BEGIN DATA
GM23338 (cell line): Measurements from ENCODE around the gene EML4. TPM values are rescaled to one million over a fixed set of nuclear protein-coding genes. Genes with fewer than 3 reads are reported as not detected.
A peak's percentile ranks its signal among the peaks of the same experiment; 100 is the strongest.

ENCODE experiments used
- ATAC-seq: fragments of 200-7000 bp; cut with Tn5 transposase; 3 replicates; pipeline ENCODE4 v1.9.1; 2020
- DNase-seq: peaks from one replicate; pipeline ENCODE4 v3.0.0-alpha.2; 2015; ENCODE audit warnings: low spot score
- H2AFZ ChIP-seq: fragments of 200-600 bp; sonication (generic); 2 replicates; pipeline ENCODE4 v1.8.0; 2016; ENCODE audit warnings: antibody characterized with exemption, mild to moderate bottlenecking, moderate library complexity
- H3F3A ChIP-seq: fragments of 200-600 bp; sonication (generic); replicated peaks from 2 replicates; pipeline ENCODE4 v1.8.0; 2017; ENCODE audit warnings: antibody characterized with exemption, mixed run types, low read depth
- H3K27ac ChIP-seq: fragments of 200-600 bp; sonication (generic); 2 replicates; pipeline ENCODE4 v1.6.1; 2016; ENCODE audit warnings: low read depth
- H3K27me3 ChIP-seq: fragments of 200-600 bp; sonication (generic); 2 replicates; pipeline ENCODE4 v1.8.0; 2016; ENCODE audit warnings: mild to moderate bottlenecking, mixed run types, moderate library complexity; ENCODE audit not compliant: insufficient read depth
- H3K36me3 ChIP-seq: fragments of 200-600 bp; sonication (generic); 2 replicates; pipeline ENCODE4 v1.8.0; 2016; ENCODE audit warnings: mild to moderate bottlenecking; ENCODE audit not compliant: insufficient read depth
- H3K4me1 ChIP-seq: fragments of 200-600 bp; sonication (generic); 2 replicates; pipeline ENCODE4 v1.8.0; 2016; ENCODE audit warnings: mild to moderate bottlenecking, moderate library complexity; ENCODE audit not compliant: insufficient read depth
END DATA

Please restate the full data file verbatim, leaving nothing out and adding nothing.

GM23338 (cell line): Measurements from ENCODE around the gene EML4. TPM values are rescaled to one million over a fixed set of nuclear protein-coding genes. Genes with fewer than 3 reads are reported as not detected.
A peak's percentile ranks its signal among the peaks of the same experiment; 100 is the strongest.

ENCODE experiments used
- ATAC-seq: fragments of 200-7000 bp; cut with Tn5 transposase; 3 replicates; pipeline ENCODE4 v1.9.1; 2020
- DNase-seq: peaks from one replicate; pipeline ENCODE4 v3.0.0-alpha.2; 2015; ENCODE audit warnings: low spot score
- H2AFZ ChIP-seq: fragments of 200-600 bp; sonication (generic); 2 replicates; pipeline ENCODE4 v1.8.0; 2016; ENCODE audit warnings: antibody characterized with exemption, mild to moderate bottlenecking, moderate library complexity
- H3F3A ChIP-seq: fragments of 200-600 bp; sonication (generic); replicated peaks from 2 replicates; pipeline ENCODE4 v1.8.0; 2017; ENCODE audit warnings: antibody characterized with exemption, mixed run types, low read depth
- H3K27ac ChIP-seq: fragments of 200-600 bp; sonication (generic); 2 replicates; pipeline ENCODE4 v1.6.1; 2016; ENCODE audit warnings: low read depth
- H3K27me3 ChIP-seq: fragments of 200-600 bp; sonication (generic); 2 replicates; pipeline ENCODE4 v1.8.0; 2016; ENCODE audit warnings: mild to moderate bottlenecking, mixed run types, moderate library complexity; ENCODE audit not compliant: insufficient read depth
- H3K36me3 ChIP-seq: fragments of 200-600 bp; sonication (generic); 2 replicates; pipeline ENCODE4 v1.8.0; 2016; ENCODE audit warnings: mild to moderate bottlenecking; ENCODE audit not compliant: insufficient read depth
- H3K4me1 ChIP-seq: fragments of 200-600 bp; sonication (generic); 2 replicates; pipeline ENCODE4 v1.8.0; 2016; ENCODE audit warnings: mild to moderate bottlenecking, moderate library complexity; ENCODE audit not compliant: insufficient read depth